Turning on the Juice in Turkey

The country's street-favourite fruity concoctions are proof that happiness can be served in a glass.  
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In Turkey, juice is ubiquitous, with a profusion of options to choose from. Photo by: EYJAN/shutterstock

On the train back from Selçuk to Izmir we begin to debate. “I really need some,” my friend Kamini says. She brings up the map on her phone, tracing a potential route with her index finger. “Well, if we get off at the station, take this metro, and then walk till there we could get to the Kemeralti Bazaar.” I open the paper map in front of me. It looks like the route could take ages. “But it would be totally worth it,” I say. It’s almost evening and we have just spent hours on our feet perusing Roman ruins on a 37° day. Our bodies are slumped on the train seats, our esophagi dry, our minds focused on that one thing. We haven’t had our full daily fix yet.

In Turkey there is something that is cheap, easily available on the streets and provides a neural symphony of euphoria. Crack cocaine. I joke. I mean juice. Or as the Turkish seem to call it: vitamin.

You have probably heard plenty about Turkey by now, a partly-Mediterranean country of monuments, mosques, ruins and hüzün —that Pamukian, lingering melancholia. You may have heard of raki, Turkish coffee, and those wonderfully flavoursome cups of çay (chai). But you have probably not heard about the juice.

Restored tram wagons run through the pedestrian-only street by Taksim. Photo by: Vincent St. Thomas/shutterstock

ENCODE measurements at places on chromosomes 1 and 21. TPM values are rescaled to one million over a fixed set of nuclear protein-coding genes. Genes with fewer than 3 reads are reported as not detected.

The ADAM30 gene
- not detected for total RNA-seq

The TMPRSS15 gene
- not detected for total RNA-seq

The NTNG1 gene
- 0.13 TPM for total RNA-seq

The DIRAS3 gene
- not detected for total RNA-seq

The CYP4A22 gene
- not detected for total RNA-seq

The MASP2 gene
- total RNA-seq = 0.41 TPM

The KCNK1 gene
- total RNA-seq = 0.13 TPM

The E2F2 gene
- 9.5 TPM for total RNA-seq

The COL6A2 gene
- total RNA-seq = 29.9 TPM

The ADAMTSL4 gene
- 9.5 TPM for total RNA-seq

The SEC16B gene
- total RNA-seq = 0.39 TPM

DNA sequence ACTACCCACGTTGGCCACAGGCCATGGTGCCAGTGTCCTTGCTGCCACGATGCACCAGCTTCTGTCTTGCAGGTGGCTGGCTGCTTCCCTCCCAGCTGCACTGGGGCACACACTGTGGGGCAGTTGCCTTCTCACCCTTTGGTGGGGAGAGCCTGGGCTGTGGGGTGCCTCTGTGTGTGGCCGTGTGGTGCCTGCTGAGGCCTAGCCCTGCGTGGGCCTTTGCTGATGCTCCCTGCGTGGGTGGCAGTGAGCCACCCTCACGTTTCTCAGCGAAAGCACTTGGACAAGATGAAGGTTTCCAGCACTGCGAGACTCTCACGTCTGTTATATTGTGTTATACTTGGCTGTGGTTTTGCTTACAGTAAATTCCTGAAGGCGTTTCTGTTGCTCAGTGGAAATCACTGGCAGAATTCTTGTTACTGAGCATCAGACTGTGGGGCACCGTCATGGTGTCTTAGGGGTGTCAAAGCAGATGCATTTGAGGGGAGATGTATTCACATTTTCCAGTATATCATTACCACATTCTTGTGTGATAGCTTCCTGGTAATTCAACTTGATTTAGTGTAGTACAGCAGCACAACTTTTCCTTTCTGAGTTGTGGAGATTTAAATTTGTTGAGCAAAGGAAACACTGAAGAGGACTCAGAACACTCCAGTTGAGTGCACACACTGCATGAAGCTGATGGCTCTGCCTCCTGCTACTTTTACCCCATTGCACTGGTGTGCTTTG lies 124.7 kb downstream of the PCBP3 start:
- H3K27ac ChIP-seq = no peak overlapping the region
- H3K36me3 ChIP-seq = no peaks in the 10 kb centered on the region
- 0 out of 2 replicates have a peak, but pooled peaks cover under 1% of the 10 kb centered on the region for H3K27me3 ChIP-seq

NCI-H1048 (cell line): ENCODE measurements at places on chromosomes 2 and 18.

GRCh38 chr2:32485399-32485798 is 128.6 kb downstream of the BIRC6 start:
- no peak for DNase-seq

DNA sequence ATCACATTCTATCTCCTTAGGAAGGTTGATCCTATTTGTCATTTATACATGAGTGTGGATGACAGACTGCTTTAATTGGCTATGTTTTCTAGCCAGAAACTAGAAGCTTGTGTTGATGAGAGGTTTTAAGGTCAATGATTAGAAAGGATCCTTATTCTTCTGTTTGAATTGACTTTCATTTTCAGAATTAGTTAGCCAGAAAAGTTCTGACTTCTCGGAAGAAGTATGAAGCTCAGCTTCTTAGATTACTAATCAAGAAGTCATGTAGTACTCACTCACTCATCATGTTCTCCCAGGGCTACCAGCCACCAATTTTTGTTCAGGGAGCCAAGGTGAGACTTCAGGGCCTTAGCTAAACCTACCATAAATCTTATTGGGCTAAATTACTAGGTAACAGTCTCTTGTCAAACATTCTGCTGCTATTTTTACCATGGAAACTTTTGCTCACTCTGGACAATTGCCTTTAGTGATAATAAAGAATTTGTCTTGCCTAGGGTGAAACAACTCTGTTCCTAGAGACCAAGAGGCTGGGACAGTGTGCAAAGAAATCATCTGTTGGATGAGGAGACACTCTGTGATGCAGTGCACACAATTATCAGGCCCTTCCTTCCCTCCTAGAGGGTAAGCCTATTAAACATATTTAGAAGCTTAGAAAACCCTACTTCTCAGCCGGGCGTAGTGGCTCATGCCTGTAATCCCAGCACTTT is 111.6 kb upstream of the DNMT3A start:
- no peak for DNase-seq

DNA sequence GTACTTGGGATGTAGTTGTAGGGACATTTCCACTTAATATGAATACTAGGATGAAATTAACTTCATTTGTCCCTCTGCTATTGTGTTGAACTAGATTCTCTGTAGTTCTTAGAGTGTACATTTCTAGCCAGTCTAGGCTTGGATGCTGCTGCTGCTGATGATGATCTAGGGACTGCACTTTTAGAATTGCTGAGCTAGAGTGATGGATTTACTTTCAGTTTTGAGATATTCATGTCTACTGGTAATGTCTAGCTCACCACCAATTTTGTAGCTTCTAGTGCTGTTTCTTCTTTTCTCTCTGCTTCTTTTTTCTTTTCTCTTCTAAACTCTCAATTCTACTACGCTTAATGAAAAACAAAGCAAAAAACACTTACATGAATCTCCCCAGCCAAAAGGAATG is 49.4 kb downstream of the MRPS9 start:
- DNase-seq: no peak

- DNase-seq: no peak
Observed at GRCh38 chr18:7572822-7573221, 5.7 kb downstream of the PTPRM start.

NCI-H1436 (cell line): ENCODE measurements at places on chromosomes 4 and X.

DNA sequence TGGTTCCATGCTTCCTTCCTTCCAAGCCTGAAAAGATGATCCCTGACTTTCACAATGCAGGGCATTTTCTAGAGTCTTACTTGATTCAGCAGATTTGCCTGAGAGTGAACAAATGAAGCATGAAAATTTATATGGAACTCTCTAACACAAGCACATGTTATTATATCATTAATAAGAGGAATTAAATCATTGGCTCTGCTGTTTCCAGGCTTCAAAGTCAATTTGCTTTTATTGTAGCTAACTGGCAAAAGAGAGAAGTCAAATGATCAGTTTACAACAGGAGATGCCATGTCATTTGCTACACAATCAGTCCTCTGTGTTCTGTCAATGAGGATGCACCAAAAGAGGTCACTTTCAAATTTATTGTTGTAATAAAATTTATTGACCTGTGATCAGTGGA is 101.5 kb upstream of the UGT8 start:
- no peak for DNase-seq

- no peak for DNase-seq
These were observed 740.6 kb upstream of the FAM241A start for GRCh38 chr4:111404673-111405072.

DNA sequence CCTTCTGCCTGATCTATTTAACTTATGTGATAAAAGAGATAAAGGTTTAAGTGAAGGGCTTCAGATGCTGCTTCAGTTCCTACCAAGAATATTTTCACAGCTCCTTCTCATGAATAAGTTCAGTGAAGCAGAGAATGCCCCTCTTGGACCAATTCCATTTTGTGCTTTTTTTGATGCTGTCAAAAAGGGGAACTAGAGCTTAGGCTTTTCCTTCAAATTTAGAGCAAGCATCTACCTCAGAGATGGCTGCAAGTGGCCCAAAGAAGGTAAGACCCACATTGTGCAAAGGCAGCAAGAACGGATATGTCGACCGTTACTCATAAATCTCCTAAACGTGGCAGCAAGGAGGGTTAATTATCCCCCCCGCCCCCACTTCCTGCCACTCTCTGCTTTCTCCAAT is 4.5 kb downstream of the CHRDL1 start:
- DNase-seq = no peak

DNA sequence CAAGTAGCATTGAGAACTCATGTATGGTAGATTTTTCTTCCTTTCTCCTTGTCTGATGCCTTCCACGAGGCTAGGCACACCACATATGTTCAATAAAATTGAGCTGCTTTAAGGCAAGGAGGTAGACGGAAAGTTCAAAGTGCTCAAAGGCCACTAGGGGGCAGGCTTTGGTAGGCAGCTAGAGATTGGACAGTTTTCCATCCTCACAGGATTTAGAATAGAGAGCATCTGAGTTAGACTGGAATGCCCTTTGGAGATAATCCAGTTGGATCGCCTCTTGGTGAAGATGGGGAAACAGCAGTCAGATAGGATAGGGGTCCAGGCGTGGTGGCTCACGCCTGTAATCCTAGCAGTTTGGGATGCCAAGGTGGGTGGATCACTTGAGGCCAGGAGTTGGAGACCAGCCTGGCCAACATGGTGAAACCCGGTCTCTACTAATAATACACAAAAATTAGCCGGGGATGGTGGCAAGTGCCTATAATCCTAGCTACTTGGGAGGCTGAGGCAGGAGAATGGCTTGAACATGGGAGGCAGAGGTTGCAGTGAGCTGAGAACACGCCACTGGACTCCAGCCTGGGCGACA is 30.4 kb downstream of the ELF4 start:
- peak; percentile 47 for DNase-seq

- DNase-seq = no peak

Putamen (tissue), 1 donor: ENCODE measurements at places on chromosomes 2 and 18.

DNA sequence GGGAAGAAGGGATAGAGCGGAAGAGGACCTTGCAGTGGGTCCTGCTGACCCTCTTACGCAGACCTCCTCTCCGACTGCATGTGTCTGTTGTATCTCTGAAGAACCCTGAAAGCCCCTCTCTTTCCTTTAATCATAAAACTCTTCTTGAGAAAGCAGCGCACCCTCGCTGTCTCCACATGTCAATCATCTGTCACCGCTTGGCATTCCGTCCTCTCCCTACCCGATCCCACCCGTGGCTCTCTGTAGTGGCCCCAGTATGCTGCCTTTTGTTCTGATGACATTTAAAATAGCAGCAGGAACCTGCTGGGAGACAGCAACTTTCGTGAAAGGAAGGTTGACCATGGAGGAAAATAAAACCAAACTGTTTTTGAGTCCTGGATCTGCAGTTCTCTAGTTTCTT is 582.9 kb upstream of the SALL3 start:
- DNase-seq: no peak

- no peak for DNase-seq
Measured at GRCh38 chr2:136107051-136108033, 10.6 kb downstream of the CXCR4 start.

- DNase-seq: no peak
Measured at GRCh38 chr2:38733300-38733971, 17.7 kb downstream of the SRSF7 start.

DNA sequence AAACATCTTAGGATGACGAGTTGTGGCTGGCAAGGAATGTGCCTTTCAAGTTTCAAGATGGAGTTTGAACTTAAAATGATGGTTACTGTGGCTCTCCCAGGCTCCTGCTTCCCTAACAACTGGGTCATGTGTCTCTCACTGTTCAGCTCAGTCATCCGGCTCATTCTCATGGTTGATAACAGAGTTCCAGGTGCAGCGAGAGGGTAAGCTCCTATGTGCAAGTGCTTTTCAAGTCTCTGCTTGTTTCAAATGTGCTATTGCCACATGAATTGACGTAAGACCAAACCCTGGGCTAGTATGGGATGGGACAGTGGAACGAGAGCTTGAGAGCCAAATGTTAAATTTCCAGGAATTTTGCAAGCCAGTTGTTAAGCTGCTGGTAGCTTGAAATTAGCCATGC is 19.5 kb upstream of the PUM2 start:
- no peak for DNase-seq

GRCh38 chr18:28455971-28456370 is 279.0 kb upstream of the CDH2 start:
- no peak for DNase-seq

Restored tram wagons run through the pedestrian-only street by Taksim. Photo by: Vincent St. Thomas/shutterstock

The Süleymaniye Mosque is an iconic symbol of Istanbul. Photo by: frantic00/shutterstock

The Süleymaniye Mosque is an iconic symbol of Istanbul. Photo by: frantic00/shutterstock

 

It might be odd to write Homerically of pulverised fruit served in a plastic glass with a straw through it, but hear me out. It’s multi-coloured. It’s cold. It sometimes costs just one lira. There is the ubiquitous orange, or portakal, a single note classic, but a giant of the juice canon. There is the greyfurt, the grapefruit. There is the portakal and greyfurt duet, a flavoursome punch of sweet-sour-sweet. There is the apple, the melon and the pomegranate. I could call these garden-variety options, but I wouldn’t think to insult the gardens that produce them. Turkish fruits are obscenely flavourful. When they come together, it feels like black magic.

Before going to Selçuk and Izmir, I had my first juice in Istanbul, ambling down the pedestrian-only road that unfurls from Taksim Square to the edge of the Bosphorus Strait. There is a very real danger of being sucked into the souvenir shops where nazar beads, nazar magnets and nazar key rings make eyes at you. But after stopping for my first glass of juice, I have eyes only for the vitamin shops on the other side of the road. Their front ends heave under partially cut orbs of oranges and melons, intricately patterned pomegranates, and globes of watermelons containing the promise of a good time. Their ceilings are jammed with dangling pictures of fruits and prices. “2 liras! 2.5 liras! 3 liras!”